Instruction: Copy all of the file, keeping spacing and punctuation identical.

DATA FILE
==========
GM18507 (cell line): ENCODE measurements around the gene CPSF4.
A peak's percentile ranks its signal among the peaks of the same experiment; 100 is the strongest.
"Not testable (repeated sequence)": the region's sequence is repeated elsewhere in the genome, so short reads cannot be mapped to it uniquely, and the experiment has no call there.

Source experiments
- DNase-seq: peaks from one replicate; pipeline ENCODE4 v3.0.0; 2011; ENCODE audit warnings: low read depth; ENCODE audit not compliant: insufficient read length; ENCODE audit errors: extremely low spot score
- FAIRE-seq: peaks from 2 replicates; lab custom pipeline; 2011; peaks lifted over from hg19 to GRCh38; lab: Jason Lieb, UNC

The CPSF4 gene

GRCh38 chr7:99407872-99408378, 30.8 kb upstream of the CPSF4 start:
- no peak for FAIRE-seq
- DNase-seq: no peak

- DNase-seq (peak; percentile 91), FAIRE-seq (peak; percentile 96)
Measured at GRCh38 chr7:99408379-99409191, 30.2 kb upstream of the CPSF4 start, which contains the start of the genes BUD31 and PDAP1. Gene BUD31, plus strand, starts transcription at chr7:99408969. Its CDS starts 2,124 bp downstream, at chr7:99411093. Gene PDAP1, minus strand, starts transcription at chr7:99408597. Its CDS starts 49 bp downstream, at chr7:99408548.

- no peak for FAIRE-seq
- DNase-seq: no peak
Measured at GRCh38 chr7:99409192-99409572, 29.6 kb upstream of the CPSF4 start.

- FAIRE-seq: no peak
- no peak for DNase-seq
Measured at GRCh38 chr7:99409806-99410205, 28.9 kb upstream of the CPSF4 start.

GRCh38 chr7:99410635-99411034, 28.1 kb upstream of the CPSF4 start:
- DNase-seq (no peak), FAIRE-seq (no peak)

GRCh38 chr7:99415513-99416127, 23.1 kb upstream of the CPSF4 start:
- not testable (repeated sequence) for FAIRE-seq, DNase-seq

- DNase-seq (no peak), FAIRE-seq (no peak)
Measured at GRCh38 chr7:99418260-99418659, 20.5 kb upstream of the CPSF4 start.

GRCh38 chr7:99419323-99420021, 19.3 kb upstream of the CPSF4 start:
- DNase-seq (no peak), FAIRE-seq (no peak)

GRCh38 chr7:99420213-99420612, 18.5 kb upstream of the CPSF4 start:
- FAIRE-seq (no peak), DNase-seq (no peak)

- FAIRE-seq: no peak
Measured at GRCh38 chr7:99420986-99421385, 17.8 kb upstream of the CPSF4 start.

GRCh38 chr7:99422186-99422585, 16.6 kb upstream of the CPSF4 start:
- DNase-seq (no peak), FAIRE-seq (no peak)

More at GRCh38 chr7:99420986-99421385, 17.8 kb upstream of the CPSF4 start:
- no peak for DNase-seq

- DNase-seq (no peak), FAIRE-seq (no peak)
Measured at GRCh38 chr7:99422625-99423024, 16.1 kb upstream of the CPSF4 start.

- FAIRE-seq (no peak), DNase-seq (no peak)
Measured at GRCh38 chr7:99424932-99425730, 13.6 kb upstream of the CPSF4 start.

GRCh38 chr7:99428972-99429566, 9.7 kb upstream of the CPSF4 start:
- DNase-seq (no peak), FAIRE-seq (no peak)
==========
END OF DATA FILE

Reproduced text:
GM18507 (cell line): ENCODE measurements around the gene CPSF4.
A peak's percentile ranks its signal among the peaks of the same experiment; 100 is the strongest.
"Not testable (repeated sequence)": the region's sequence is repeated elsewhere in the genome, so short reads cannot be mapped to it uniquely, and the experiment has no call there.

Source experiments
- DNase-seq: peaks from one replicate; pipeline ENCODE4 v3.0.0; 2011; ENCODE audit warnings: low read depth; ENCODE audit not compliant: insufficient read length; ENCODE audit errors: extremely low spot score
- FAIRE-seq: peaks from 2 replicates; lab custom pipeline; 2011; peaks lifted over from hg19 to GRCh38; lab: Jason Lieb, UNC

The CPSF4 gene

GRCh38 chr7:99407872-99408378, 30.8 kb upstream of the CPSF4 start:
- no peak for FAIRE-seq
- DNase-seq: no peak

- DNase-seq (peak; percentile 91), FAIRE-seq (peak; percentile 96)
Measured at GRCh38 chr7:99408379-99409191, 30.2 kb upstream of the CPSF4 start, which contains the start of the genes BUD31 and PDAP1. Gene BUD31, plus strand, starts transcription at chr7:99408969. Its CDS starts 2,124 bp downstream, at chr7:99411093. Gene PDAP1, minus strand, starts transcription at chr7:99408597. Its CDS starts 49 bp downstream, at chr7:99408548.

- no peak for FAIRE-seq
- DNase-seq: no peak
Measured at GRCh38 chr7:99409192-99409572, 29.6 kb upstream of the CPSF4 start.

- FAIRE-seq: no peak
- no peak for DNase-seq
Measured at GRCh38 chr7:99409806-99410205, 28.9 kb upstream of the CPSF4 start.

GRCh38 chr7:99410635-99411034, 28.1 kb upstream of the CPSF4 start:
- DNase-seq (no peak), FAIRE-seq (no peak)

GRCh38 chr7:99415513-99416127, 23.1 kb upstream of the CPSF4 start:
- not testable (repeated sequence) for FAIRE-seq, DNase-seq

- DNase-seq (no peak), FAIRE-seq (no peak)
Measured at GRCh38 chr7:99418260-99418659, 20.5 kb upstream of the CPSF4 start.

GRCh38 chr7:99419323-99420021, 19.3 kb upstream of the CPSF4 start:
- DNase-seq (no peak), FAIRE-seq (no peak)

GRCh38 chr7:99420213-99420612, 18.5 kb upstream of the CPSF4 start:
- FAIRE-seq (no peak), DNase-seq (no peak)

- FAIRE-seq: no peak
Measured at GRCh38 chr7:99420986-99421385, 17.8 kb upstream of the CPSF4 start.

GRCh38 chr7:99422186-99422585, 16.6 kb upstream of the CPSF4 start:
- DNase-seq (no peak), FAIRE-seq (no peak)

More at GRCh38 chr7:99420986-99421385, 17.8 kb upstream of the CPSF4 start:
- no peak for DNase-seq

- DNase-seq (no peak), FAIRE-seq (no peak)
Measured at GRCh38 chr7:99422625-99423024, 16.1 kb upstream of the CPSF4 start.

- FAIRE-seq (no peak), DNase-seq (no peak)
Measured at GRCh38 chr7:99424932-99425730, 13.6 kb upstream of the CPSF4 start.

GRCh38 chr7:99428972-99429566, 9.7 kb upstream of the CPSF4 start:
- DNase-seq (no peak), FAIRE-seq (no peak)